Electric scooters are appearing by the thousands on city streets and sidewalks. Some people advocate for the toy-like EVs as fun, convenient, cheap, and great for reducing pollution. Others, including many pedestrians, aren’t so sure. In May, the Centers for Disease Control and Prevention (CDC) presented the results of research on public health challenges, including drug-resistant bacterial infections—and electric scooters.
The CDC began studying the public health impacts of electric scooters soon after they appeared on the streets of Austin last year. Local transportation and public health agencies noticed that many people were falling off the vehicles, and requested support to investigate the problem. An
87-day study interviewed more than 100 riders with potential e-scooter-accident-related injuries, and found that 45 percent of the incidents involved head injuries. Among those injuries, 5 percent incurred traumatic brain injuries (TBIs). Only 16 percent of incidents involved cars. Fewer than one percent of riders were wearing a helmet.
Many scooter companies first launched their fleets in Santa Monica, California. There, a city study found 249 scooter-related emergency room visits in a year, as compared with 195 bicycle-related ER visits. Some dismissed the study, saying it compared apples and oranges—bikes have been around longer, and are used for longer distances. In Austin, the average scooter trip is less than one mile.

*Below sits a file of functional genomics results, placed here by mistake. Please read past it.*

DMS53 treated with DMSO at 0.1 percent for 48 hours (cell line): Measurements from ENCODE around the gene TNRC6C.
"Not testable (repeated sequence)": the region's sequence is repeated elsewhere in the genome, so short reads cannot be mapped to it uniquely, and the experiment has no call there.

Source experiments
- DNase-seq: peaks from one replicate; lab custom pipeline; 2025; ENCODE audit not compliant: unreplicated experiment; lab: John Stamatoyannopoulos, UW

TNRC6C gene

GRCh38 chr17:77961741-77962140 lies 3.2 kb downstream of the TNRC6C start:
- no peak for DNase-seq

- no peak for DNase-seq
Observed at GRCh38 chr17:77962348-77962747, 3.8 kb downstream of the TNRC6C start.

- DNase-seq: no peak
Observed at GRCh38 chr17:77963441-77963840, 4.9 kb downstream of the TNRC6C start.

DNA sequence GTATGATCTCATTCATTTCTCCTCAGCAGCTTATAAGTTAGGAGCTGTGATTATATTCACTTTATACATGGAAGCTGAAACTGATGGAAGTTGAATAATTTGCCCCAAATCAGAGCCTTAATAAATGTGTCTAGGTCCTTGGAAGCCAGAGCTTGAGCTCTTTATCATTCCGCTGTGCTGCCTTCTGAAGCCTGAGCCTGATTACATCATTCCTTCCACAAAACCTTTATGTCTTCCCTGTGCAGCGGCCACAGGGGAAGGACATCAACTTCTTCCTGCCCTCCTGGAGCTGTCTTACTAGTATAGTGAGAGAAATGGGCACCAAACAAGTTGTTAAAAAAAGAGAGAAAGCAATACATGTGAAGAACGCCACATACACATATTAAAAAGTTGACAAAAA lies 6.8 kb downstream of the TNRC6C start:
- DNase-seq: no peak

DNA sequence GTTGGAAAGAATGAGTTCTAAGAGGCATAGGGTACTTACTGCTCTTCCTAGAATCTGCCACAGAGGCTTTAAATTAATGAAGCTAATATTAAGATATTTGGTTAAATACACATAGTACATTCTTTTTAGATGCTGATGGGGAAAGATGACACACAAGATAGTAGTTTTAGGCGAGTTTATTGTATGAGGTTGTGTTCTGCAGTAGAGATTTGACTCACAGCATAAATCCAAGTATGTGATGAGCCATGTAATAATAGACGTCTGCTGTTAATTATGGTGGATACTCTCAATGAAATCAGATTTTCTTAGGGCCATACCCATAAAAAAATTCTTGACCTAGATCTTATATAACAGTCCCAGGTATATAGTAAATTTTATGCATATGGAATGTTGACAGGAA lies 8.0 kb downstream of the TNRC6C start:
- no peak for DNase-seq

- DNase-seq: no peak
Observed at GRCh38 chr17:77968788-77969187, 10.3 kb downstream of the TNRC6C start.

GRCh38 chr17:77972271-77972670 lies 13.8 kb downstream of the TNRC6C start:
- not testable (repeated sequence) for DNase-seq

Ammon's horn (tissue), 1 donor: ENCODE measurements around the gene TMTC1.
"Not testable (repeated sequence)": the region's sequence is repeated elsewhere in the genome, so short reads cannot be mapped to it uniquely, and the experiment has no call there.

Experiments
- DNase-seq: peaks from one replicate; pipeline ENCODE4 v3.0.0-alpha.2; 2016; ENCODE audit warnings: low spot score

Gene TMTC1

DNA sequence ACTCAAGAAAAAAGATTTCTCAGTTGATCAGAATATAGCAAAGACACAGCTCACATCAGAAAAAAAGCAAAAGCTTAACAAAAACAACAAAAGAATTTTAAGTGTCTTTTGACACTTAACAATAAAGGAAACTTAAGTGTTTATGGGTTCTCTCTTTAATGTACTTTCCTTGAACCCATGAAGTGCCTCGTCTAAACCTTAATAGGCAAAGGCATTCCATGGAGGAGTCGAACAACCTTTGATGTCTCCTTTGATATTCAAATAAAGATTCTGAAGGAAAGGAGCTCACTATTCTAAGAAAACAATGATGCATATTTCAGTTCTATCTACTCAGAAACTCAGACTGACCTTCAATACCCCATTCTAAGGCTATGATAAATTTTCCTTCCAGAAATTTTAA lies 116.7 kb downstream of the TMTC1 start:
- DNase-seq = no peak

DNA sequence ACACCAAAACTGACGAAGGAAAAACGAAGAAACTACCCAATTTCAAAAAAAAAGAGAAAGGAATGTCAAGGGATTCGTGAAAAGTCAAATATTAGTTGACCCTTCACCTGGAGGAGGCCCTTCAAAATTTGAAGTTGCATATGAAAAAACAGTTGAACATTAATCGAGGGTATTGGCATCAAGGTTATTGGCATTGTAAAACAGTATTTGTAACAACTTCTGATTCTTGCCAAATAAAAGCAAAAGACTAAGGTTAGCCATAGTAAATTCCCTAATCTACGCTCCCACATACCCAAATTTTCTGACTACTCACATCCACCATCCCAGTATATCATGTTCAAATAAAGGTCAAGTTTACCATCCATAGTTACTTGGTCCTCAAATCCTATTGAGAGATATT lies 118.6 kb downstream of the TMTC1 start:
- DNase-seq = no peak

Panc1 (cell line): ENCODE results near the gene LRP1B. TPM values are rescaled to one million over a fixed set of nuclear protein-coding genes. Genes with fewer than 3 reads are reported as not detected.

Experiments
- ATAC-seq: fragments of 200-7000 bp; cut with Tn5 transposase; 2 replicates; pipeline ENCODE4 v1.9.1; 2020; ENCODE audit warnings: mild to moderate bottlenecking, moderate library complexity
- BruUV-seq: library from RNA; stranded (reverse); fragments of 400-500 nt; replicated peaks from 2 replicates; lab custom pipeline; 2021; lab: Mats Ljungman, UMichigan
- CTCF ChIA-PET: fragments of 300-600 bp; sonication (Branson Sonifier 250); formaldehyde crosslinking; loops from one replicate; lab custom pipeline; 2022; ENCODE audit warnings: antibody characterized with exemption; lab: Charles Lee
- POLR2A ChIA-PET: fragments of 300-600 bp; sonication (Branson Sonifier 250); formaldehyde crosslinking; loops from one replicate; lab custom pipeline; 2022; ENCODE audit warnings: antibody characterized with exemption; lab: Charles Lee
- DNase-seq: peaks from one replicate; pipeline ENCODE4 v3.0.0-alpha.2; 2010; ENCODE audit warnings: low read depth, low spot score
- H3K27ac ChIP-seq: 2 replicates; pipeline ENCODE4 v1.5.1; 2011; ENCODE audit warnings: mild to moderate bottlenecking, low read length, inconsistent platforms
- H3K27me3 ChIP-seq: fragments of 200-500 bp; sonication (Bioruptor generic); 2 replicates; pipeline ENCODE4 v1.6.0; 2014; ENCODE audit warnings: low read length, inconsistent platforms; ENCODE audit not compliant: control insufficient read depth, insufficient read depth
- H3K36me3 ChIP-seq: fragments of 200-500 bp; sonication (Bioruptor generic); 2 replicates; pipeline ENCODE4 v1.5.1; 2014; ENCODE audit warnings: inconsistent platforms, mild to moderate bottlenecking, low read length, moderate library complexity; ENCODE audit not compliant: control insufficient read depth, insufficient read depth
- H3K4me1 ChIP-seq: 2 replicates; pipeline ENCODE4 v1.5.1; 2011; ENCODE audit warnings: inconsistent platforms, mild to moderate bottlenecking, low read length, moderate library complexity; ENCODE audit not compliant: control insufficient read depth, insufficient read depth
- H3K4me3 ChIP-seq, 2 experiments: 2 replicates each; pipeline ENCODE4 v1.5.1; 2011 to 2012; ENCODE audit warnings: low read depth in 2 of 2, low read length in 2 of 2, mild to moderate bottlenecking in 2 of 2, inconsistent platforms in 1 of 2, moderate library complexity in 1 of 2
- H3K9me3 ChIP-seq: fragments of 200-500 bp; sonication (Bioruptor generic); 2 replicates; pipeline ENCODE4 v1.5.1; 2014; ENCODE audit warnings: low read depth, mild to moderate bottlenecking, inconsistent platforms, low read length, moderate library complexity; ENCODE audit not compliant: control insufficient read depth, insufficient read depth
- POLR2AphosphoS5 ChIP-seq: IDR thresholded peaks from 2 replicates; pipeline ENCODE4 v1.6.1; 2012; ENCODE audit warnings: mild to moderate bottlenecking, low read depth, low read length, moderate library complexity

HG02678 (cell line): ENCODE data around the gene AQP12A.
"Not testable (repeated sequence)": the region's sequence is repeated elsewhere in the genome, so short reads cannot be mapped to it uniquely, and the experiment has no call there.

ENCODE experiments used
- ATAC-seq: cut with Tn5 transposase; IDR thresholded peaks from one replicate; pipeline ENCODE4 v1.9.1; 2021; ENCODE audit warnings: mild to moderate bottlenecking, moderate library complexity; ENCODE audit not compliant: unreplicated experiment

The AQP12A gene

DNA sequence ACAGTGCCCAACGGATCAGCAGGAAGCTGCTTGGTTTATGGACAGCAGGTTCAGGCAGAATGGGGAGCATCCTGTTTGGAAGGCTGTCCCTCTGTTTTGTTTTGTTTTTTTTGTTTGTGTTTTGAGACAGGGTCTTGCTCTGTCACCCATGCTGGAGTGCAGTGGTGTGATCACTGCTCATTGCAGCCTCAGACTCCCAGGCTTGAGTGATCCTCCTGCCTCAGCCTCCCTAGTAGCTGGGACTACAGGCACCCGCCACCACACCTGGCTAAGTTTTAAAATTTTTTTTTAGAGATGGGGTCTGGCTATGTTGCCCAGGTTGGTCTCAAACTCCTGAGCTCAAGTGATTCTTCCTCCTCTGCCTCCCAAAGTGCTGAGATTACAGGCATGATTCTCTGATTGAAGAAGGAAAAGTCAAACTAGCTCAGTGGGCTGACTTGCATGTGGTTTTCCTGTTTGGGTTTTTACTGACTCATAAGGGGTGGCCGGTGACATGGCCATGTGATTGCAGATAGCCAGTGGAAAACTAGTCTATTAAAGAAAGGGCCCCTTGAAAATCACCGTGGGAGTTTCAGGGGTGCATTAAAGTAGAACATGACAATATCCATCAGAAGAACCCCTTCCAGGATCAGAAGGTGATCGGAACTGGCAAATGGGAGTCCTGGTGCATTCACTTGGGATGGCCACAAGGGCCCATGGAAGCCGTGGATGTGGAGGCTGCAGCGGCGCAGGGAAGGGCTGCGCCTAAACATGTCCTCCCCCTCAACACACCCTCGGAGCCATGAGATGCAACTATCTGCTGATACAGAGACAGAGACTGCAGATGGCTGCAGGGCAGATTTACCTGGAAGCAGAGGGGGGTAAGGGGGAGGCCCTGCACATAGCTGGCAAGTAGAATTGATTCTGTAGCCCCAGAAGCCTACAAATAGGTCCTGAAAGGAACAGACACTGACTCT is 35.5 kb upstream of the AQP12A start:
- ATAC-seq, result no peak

Even before the CDC study was released, Texas legislators had considered legislation to regulate e-scooters statewide, citing them as a danger and a nuisance. In May, the state passed a bill to ban them from the sidewalks and instituted a minimum age requirement of 16. It also prohibits more than one person riding an e-scooter at a time, and establishes guidelines for parking in order to prevent obstruction of roads and sidewalks, acknowledging that riders will choose sidewalks anyway to avoid dangerous road conditions.
Most observers agree that one solution is to find ways to increase safety and prevent injuries. Suggestions include better training and preparation for riding e-scooters safely. According to Jeff Taylor, Austin’s lead epidemiologist, the new technology is unfamiliar to most users, and not everyone looks at the in-app safety guidelines. In any case, Taylor noted, the recent research findings will help scooter companies, health departments, and transportation departments identify ways to prevent injuries. Here’s hoping.
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